The formal cause is the form or structure that gives an object its shape or formal structure or arrangement. In accordance with the four aspects of linguistic proficiency the formal cause of diagnostic tests can be the format in which listening, reading, speaking and writing are all measured. Within these tests the skills of accuracy and fluency are assessed, accuracy generally referring to correct understanding and use of vocabulary and grammar and fluency being defined as the ability to produce an L2 without interruption. Another dimension of proficiency that is assessed is the aspect of comprehensive or holistic understanding.

An example of comprehensive understanding of vocabulary would be the ability to describe all parts of a house or everything in a zoo. An example of comprehensive understanding of grammar may be the ability to identify all parts of speech in a sample sentence or describe the formation and function of all 12 basic verb tenses used in the English language. The formal cause is the format in which these four types of test are presented to the test taker, and how they are structured in order to test the three dimensions of accuracy, fluency, and holistic abilities. For clarification, the material cause describes the means of presenting these formats, thus a written or computerized assessment may be presented in many different forms, sequences, or levels of complexity all of which are unique forms or formats.

Assessing Different Aspects

A listening assessment can take the form of an audio sample that a student would be required to listen to and then answer questions about. The questions may begin by assessing the ability to recognize the basic grammatical categories of nouns, verbs, adverbs, and adjectives, etc. and increase in complexity such as asking questions about whether a noun is a counting or a non-counting noun, whether an adjective is a comparative or superlative, the specific time and aspect of the tense of the verb, and finally assessing the ability for a student to draw inferences from the text to come to conclusions about what is implied but not presented. Also, the assessment may take the form of multiple audio samples which contain progressively more complex grammar, rapidity of speech, accents, or specialized themes.

A reading assessment may take the form of a written text or excerpt, or progressively more complex series of texts or excerpts which are read by the student before they are asked to complete a series of increasingly complex questions or provide a summary which will be used to assess their ability to understand the vocabulary, grammar, meaning, and implications of the language samples.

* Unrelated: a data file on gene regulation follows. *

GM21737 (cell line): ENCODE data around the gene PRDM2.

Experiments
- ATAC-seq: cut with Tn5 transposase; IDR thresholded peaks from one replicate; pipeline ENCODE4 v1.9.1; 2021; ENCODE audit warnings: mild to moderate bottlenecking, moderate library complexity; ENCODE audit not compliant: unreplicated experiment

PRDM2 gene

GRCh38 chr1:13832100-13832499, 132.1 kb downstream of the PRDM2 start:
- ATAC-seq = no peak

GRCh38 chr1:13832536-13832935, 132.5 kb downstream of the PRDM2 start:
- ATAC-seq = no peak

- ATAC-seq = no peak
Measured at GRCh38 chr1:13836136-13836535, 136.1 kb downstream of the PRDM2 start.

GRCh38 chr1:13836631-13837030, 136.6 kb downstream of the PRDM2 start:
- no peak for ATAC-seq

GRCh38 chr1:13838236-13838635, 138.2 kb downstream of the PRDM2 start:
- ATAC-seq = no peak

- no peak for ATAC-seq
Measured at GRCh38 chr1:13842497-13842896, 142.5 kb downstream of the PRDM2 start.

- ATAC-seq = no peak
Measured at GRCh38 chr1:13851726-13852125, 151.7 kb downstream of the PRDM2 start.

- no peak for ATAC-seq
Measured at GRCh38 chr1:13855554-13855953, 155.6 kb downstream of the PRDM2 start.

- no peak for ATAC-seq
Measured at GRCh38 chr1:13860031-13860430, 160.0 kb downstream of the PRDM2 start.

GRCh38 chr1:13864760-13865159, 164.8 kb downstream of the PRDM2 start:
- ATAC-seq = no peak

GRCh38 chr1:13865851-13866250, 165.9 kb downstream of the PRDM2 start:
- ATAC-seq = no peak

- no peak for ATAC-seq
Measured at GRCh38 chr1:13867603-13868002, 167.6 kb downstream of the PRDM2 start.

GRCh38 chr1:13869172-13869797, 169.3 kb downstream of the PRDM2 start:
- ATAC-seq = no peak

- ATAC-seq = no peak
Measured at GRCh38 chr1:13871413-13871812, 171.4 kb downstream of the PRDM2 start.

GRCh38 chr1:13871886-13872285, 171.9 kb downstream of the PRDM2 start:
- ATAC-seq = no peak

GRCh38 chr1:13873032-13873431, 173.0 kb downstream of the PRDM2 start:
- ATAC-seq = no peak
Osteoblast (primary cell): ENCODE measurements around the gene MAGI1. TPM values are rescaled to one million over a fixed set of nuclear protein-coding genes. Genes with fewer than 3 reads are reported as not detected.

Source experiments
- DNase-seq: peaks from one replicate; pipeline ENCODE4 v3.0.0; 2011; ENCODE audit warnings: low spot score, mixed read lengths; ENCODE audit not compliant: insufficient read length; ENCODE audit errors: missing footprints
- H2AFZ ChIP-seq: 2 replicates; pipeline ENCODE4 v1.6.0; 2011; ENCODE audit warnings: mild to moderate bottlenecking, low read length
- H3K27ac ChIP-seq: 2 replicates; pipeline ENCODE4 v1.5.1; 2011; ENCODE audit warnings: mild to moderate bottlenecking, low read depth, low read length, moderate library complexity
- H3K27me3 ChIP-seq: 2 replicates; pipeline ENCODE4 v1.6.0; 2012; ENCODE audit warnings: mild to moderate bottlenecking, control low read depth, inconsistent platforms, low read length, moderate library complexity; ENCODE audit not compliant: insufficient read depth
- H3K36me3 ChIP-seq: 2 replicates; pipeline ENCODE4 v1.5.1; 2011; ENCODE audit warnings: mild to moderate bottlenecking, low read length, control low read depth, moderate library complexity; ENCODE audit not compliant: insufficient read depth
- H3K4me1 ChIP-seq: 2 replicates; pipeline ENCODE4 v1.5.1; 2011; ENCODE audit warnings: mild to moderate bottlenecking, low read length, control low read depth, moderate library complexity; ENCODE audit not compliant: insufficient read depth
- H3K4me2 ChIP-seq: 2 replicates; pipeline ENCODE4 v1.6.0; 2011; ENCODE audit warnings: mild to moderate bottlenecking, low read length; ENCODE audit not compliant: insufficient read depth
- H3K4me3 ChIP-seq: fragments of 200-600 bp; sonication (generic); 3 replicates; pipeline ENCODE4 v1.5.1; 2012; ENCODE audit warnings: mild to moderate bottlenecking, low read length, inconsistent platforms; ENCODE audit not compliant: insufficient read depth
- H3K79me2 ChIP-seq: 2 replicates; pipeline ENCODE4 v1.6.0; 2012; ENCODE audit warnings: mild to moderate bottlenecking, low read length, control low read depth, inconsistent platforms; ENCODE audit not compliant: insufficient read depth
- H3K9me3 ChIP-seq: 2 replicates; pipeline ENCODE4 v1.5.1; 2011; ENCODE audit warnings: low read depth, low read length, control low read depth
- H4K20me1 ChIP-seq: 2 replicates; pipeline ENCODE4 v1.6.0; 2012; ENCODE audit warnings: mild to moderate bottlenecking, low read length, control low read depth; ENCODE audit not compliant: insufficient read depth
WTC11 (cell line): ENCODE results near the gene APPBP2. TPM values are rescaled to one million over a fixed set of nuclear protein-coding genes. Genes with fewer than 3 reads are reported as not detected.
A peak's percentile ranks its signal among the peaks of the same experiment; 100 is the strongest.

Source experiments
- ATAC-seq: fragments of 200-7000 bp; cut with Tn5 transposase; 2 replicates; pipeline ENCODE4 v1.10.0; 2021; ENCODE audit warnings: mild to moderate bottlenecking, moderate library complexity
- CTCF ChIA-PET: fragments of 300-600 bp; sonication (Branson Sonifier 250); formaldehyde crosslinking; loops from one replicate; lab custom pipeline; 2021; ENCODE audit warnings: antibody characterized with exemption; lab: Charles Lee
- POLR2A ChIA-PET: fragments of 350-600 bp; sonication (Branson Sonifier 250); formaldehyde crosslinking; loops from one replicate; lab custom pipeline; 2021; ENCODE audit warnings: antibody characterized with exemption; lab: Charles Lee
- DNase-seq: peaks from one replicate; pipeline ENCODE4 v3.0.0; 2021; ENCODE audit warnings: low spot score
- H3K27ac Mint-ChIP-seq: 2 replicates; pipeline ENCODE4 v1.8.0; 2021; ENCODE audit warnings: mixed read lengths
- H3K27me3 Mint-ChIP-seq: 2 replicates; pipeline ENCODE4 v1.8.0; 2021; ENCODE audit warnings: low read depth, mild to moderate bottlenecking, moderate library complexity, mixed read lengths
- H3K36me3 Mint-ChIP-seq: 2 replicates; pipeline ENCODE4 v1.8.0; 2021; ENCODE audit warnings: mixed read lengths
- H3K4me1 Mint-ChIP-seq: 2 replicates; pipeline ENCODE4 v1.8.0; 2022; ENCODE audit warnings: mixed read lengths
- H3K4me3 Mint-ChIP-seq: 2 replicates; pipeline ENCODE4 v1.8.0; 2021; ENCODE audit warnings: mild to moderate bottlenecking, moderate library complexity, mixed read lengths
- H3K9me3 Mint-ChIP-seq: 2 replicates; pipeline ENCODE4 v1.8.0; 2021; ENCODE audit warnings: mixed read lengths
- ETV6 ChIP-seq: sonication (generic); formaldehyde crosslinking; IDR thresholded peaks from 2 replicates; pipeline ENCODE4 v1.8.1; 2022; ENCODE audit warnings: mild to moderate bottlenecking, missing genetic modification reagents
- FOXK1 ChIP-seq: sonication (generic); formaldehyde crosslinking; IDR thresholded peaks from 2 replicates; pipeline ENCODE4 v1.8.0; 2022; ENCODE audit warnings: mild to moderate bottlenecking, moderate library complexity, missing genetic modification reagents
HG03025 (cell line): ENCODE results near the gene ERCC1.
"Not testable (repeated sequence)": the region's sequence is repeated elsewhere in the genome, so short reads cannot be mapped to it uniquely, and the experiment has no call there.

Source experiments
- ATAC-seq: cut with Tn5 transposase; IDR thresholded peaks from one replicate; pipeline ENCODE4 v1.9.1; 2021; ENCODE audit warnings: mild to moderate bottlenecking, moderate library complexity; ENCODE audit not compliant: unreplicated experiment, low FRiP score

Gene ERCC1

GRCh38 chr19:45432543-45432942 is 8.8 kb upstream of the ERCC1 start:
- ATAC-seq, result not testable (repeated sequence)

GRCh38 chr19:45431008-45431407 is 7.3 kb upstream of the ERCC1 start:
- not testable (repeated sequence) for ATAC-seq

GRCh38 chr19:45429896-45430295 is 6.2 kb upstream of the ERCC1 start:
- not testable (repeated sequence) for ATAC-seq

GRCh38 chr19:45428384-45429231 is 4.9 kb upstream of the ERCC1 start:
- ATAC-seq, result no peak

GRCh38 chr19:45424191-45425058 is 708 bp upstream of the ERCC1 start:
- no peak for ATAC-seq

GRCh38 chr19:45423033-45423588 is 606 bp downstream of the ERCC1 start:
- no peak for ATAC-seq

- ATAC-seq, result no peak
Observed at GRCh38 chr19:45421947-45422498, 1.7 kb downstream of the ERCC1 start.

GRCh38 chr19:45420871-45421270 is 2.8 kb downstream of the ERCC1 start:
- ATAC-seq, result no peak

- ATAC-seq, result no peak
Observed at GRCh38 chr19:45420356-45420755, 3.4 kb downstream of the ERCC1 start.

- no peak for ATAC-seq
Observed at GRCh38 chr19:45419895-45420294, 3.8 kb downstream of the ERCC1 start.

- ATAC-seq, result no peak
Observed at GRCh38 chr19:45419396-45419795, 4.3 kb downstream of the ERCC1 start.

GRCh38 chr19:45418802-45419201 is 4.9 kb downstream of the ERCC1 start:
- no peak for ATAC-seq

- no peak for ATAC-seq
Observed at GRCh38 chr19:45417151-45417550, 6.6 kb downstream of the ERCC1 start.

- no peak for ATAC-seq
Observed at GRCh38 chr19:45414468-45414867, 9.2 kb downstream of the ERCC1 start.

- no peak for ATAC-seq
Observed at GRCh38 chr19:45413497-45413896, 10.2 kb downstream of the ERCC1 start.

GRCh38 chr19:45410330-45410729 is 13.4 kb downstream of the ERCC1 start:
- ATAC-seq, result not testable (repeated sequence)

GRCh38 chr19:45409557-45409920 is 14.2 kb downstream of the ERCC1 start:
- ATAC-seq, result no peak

A speaking assessment may take the form of a dialogue with a peer or proctor, or a dialogue with a computer program, or the ability to use their speaking ability to describe in limited or extensive detail a certain text, visual, or audio prompt. These will be introduced so as to assess a student's ability to produce accurate and extensive vocabulary, correct pronunciation, grammatical accuracy and verb conjugation ability, and the ability to speak fluently and without interruption and grammatical complexity for an extended length of time.

A writing assessment will usually take the form of writing an essay or summary on a given topic or prompt or series of essays on various topics or prompts of increasing complexity. The aspects measured will be similar to the speaking assessment without the assessment of phonetic proficiency. What all these tests have in common is that the language level of the student will be determined by the point at which they are no longer able to answer the increasingly complex questions about the increasingly more complex samples, or that point at which their fluency is interrupted or loses coherency.

Efficient Cause

An efficient cause of diagnostic tests would be the actors or agents who create them, proctor them, and complete them. The creator is usually the educational institution which offers the course of instruction, or a third-party testing agency or a third party which creates language proficiency tests to be utilized by educational institutions, or the teacher of the ESL course. The test is usually proctored by the teacher of the ESL course; however, if the test is completely computerized, the teacher may only receive the results when the assessment is completed. Also, the assessment may be taken at a testing facility, and thus the testing facility or agency would be the proctor of the assessment. The agent who completes the diagnostic assessment will, of course, be the students themselves. Since more than one agent is required to produce and complete the assessment, diagnostic tests are an essentially cooperative project.


This is a comprehensive, albeit not a complete description of the use of diagnostic tests in an ESL curriculum which approximates the minimum necessary to provide a sufficient summary explanation of the means, format, and methodology by and through which they are created, implemented, and carried out. Additionally, we have seen how diagnostic tests serve not as a final end in and of themselves, but rather as a means to a larger purpose, or τέλος, namely the goal of total language proficiency in its four-fold aspect of listening, reading, speaking, and writing in the L2.